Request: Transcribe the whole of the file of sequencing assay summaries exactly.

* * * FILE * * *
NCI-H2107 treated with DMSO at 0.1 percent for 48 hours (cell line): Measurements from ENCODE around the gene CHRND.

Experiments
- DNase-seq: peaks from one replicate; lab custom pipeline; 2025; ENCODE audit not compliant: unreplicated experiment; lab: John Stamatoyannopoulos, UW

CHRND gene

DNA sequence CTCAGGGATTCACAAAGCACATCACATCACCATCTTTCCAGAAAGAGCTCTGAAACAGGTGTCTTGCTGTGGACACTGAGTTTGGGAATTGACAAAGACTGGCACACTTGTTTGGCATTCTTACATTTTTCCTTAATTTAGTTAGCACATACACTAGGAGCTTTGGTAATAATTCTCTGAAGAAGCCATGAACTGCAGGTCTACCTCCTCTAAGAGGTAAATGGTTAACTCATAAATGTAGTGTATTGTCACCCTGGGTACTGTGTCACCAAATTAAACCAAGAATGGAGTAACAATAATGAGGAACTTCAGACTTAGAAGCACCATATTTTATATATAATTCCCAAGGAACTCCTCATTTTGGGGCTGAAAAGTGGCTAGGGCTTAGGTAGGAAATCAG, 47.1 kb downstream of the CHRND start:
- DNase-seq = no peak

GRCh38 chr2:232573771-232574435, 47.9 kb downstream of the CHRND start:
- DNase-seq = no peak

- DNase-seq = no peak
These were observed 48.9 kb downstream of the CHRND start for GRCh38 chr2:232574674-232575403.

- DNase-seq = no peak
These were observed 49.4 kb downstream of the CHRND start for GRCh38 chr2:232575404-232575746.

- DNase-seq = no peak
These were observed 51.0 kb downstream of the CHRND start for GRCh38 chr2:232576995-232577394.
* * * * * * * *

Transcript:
NCI-H2107 treated with DMSO at 0.1 percent for 48 hours (cell line): Measurements from ENCODE around the gene CHRND.

Experiments
- DNase-seq: peaks from one replicate; lab custom pipeline; 2025; ENCODE audit not compliant: unreplicated experiment; lab: John Stamatoyannopoulos, UW

CHRND gene

DNA sequence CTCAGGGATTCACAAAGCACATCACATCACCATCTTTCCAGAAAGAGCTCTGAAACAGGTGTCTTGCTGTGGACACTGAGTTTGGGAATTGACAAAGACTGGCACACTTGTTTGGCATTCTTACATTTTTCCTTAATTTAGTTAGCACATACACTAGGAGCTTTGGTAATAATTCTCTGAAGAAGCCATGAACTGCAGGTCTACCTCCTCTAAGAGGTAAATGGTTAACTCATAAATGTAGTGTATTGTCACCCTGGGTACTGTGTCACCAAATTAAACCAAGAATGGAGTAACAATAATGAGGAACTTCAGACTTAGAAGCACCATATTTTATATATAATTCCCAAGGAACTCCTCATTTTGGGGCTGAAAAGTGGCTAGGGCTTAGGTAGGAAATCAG, 47.1 kb downstream of the CHRND start:
- DNase-seq = no peak

GRCh38 chr2:232573771-232574435, 47.9 kb downstream of the CHRND start:
- DNase-seq = no peak

- DNase-seq = no peak
These were observed 48.9 kb downstream of the CHRND start for GRCh38 chr2:232574674-232575403.

- DNase-seq = no peak
These were observed 49.4 kb downstream of the CHRND start for GRCh38 chr2:232575404-232575746.

- DNase-seq = no peak
These were observed 51.0 kb downstream of the CHRND start for GRCh38 chr2:232576995-232577394.